A Guide to Exporting to Europe
Europe today consists of the Member States of the European Union (EU), the Member States of the European Free Trade Area (EFTA), and the Central and Eastern European States most of which were, until recently, under the political, economic, and military umbrella of the former Soviet Union.
This paper outlines what the potential corporate investor or exporter of goods and services must know of the EU and describes the general aspects of doing business in France.
The EUROPEAN UNION (EU)
The fifteen current Member States of the EU are France, Germany, the United Kingdom, the Netherlands, Spain, Portugal, Belgium, Denmark, Greece, Luxembourg, Italy, Ireland, Austria, Finland and Sweden. The EU was initially called European Economic Community (EEC). The basic principles of the Economic Union, known as the « Four Freedoms », set up a uniform economic area free from distortions in competition and thus free from customs barriers within the Member States. The « Four Freedoms » are the free movement of goods, persons, services and capital. The Treaty of Maastricht dated February 7th, 1992 organized economic and monetary union, unanimity in foreign policy and cooperation in defense among the Member States. In May 1999, the Treaty of Amsterdam added significant improvements on social and employment matters, to the Treaty of Maastricht.
The EUROPEAN FREE TRADE AREA (EFTA)
The current Member States of EFTA are, Iceland, Norway, Switzerland and Liechtenstein. EFTA essentially creates a « privileged » trade area and is not in any sense an economic or political union. This organization has nonetheless concluded some conventions with EU, namely on jurisdiction, free trade relationship (excepted Switzerland).
It is worth noting that a number of current EEC Member States were previously members of EFTA and that the extension of the EU will probably lead to the disappearance of the EFTA.
THE FORTHCOMING ACCESSION OF THE CENTRAL AND EASTERN EUROPEAN STATES
The accession of new Member States will enhance the Union’s international influence. Although economic and political realities in these countries are often very different, the Union will certainly prove its ability to merge the economic interests of nations with a long common history of exchanges.
With accession of Central and Eastern Europe countries, as well as Malta, Turkey and Cyprus, the EU’s population could rise by 25% to 500 million but its total GDP would grow no more than 5%.
The Copenhagen European Council started the pre-accession process in 1993. Negotiations started in 1998 with a first wave of 6 countries : Cyprus, Czech Republic, Estonia, Hungary, Poland, Slovenia. This has been followed by a second wave of 5 countries : Bulgaria, Latvia, Lithuania, Romania, Slovakia.
The Copenhagen European Council defined the criteria which applicants would have to meet before joining the EU : Stability of institutions guaranteeing democracy, existence of a functioning market economy, adherence to the aims of political/economic and monetary union.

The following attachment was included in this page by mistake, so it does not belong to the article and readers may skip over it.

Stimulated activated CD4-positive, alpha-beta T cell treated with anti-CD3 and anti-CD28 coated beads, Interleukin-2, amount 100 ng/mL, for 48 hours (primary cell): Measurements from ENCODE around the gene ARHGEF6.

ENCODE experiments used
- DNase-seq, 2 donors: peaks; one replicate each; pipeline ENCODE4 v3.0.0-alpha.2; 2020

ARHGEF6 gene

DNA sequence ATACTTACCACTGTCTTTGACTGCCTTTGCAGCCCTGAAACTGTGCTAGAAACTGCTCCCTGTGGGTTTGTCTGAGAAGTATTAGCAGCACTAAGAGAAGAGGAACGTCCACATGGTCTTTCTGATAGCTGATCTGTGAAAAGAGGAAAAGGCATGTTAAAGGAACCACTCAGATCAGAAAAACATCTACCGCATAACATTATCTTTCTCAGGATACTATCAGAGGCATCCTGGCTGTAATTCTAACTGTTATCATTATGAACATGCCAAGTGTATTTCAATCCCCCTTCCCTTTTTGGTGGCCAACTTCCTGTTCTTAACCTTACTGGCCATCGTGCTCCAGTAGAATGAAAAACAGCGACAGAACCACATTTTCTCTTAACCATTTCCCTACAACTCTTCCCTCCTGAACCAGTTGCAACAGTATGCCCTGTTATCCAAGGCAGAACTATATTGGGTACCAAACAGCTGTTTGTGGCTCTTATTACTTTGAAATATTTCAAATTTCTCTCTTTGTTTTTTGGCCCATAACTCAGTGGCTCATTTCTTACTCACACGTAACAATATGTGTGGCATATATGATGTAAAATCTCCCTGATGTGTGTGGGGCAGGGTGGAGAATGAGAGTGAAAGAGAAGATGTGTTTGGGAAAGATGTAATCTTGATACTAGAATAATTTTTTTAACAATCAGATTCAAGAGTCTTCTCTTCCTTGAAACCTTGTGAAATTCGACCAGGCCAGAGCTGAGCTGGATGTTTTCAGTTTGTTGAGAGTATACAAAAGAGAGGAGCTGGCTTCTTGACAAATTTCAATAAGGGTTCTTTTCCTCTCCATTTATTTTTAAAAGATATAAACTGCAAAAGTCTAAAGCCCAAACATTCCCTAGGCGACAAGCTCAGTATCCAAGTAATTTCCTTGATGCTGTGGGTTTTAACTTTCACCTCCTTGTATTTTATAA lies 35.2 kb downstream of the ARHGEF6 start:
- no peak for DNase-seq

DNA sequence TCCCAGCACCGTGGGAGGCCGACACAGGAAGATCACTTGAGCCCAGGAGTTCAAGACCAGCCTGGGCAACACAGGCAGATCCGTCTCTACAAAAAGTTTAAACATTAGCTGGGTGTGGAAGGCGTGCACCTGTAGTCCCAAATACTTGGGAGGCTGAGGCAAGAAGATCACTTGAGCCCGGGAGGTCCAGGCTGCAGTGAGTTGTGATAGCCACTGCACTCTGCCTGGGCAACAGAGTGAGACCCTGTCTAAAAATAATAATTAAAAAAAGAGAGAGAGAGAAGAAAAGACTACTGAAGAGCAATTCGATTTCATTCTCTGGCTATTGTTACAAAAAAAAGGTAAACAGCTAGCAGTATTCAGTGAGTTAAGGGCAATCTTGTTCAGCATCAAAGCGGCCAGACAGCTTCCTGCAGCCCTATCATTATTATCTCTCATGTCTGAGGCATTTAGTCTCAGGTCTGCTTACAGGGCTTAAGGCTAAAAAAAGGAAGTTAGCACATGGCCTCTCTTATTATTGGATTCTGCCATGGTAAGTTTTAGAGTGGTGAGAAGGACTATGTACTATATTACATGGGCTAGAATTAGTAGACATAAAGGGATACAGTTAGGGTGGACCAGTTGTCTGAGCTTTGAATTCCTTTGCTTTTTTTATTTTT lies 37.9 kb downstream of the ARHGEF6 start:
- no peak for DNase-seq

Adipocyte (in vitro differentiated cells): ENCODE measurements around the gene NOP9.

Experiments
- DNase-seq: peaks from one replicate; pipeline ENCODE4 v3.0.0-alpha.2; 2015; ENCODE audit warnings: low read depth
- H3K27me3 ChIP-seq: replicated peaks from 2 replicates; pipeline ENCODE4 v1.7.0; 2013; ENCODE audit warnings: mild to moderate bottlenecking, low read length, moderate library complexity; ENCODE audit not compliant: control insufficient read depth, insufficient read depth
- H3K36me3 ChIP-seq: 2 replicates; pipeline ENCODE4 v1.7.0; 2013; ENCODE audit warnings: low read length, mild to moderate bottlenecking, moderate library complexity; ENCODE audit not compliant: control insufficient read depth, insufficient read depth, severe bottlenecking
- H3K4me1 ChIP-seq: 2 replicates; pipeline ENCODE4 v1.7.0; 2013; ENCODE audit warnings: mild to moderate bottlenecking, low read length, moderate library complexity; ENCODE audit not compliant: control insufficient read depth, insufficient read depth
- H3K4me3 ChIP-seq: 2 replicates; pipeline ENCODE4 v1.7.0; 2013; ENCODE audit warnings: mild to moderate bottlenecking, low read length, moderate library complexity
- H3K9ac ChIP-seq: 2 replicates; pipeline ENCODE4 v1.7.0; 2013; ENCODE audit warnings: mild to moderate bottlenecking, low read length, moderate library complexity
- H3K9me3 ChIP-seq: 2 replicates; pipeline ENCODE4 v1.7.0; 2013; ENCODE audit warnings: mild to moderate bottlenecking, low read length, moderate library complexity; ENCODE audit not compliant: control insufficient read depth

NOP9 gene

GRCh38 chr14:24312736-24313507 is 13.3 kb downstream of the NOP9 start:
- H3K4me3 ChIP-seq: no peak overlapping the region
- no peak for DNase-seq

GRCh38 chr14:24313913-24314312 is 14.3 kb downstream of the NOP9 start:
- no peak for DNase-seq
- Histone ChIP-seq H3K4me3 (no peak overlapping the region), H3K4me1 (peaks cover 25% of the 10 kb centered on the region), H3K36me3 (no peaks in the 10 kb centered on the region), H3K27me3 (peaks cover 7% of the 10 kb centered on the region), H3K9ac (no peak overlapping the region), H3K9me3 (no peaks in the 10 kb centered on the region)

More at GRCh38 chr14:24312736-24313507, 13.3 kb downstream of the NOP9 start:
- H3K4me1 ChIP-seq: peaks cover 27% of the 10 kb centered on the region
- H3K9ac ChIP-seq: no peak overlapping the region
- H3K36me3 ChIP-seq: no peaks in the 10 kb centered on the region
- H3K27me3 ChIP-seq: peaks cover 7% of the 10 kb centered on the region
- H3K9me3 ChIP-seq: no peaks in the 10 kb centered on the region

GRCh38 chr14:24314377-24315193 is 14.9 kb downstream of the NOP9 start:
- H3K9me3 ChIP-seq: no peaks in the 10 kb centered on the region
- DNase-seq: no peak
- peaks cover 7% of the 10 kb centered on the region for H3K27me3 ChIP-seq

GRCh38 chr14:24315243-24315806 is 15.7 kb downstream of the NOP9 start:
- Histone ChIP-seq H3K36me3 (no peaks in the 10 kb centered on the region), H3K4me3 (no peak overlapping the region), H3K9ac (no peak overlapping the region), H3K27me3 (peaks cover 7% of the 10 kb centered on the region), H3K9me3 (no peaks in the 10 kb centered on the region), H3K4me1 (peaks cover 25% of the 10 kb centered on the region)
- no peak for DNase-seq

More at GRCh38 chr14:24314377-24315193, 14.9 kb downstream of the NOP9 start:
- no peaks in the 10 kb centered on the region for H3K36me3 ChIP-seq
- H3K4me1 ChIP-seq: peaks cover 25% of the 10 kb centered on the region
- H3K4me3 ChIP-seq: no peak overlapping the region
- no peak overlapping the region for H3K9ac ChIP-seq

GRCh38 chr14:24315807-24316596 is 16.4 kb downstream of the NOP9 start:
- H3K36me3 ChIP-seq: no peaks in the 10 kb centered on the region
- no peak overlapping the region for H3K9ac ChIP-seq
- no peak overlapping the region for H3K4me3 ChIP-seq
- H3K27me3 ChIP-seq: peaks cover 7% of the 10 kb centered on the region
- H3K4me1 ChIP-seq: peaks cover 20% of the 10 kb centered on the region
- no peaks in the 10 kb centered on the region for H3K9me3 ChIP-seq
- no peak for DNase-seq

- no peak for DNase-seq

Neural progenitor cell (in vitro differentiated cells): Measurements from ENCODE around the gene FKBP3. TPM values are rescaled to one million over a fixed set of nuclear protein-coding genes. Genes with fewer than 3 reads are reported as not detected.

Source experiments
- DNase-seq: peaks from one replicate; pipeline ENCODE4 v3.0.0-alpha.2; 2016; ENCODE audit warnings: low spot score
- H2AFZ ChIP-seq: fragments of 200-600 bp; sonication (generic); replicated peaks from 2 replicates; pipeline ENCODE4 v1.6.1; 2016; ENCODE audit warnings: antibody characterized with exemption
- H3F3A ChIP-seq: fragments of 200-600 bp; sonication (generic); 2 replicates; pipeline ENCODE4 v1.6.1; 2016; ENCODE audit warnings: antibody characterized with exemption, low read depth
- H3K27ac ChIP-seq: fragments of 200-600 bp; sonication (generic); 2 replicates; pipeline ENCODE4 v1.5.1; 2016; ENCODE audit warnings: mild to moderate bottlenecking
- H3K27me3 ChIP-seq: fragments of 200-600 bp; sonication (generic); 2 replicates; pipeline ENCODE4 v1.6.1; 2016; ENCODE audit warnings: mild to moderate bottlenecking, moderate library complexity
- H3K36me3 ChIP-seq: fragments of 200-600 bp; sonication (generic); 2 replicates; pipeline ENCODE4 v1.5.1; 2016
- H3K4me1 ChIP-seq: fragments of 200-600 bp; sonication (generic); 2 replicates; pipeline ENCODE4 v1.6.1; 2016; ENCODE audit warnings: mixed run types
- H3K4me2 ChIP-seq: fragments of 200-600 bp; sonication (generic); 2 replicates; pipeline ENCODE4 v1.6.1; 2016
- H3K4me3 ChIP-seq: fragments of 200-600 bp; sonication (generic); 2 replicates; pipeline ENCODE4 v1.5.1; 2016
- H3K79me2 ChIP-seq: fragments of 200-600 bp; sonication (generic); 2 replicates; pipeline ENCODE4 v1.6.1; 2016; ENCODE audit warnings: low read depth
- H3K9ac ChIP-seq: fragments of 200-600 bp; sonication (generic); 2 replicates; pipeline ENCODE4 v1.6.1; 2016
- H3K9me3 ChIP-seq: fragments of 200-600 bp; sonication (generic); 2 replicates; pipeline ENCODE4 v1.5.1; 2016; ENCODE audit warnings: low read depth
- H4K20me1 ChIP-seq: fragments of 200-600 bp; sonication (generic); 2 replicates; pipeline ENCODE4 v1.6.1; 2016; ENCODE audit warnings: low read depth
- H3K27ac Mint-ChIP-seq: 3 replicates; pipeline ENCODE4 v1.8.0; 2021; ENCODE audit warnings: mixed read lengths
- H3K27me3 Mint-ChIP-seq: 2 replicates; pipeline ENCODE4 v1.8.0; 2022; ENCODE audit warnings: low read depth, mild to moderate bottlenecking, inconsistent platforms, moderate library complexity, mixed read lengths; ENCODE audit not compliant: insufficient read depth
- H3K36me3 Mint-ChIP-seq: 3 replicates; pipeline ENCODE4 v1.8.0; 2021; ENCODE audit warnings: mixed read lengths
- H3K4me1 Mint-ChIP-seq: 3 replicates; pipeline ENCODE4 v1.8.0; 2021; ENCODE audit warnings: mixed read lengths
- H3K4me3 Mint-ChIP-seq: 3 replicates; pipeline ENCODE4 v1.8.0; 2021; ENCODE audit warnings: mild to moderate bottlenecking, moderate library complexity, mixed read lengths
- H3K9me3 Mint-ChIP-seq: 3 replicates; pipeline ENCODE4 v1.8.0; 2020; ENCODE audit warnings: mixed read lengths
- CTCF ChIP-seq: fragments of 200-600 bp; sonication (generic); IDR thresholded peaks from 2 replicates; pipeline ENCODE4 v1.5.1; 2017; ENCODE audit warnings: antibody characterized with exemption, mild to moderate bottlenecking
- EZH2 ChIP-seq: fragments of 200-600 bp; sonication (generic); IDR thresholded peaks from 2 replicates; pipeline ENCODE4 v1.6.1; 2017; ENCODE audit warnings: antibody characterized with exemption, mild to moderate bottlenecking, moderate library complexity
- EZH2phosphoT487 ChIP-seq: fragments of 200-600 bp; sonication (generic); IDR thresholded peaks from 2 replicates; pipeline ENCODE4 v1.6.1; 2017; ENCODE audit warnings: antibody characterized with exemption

The PHARE program is the pivotal financial instrument in the pre-accession strategy. ECU 21 billion are to be provided to the Central and Eastern European Countries for the period 2000-2006. 30% are to be allocated to the reinforcement of the applicant’s administration and institutions, 70% in investment financing.
Lately, the Berlin European Council (March 1999) set up 2 pre-accession instruments : A structural instrument (ISPA) and an agricultural one (SAPARD). This European Council decided to double pre-accession aid from 2000.
TRANSATLANTIC ECONOMIC RELATIONS
The EU and the U.S are each other’s single largest trading partner : In 1997, they traded goods worth ECU 277.000 million, around 20% of their total world trade. High added value goods like high-tech products account for 20% of this transatlantic trade. The EU and the U.S have by far the world’s most important bilateral investment relationship and are each other’s most important source and destination for Foreign Direct Investment. 51% of FDI stocks in the E.U originate in the U.S.
The WTO is the scene where the EU and the U.S can exercise considerable influence on global trade & investment (FDI). In this context, the EU and the U.S have worked together to conclude the Information Technology Agreement and the Basic Telecommunication Services Agreement, which together liberalize approximately one trillion ECU in trade in goods and services and most recently, the Financial Services Agreement.
Recently, the EU and the U.S went further in their attempts to enhance a closer economic co-operation. Despite many efforts on both side, a number of barriers, mainly of a non-tariff kind continue to hamper Transatlantic Trade. It was with this mind that the European Commission made a proposal in March 1998 on the creation of a New Transatlantic Marketplace (NTM). This led the EU and the U.S to agree to the launching of the Transatlantic Economic Partnership (TEP) at the 18 May 1998 EU/U.S summit in London.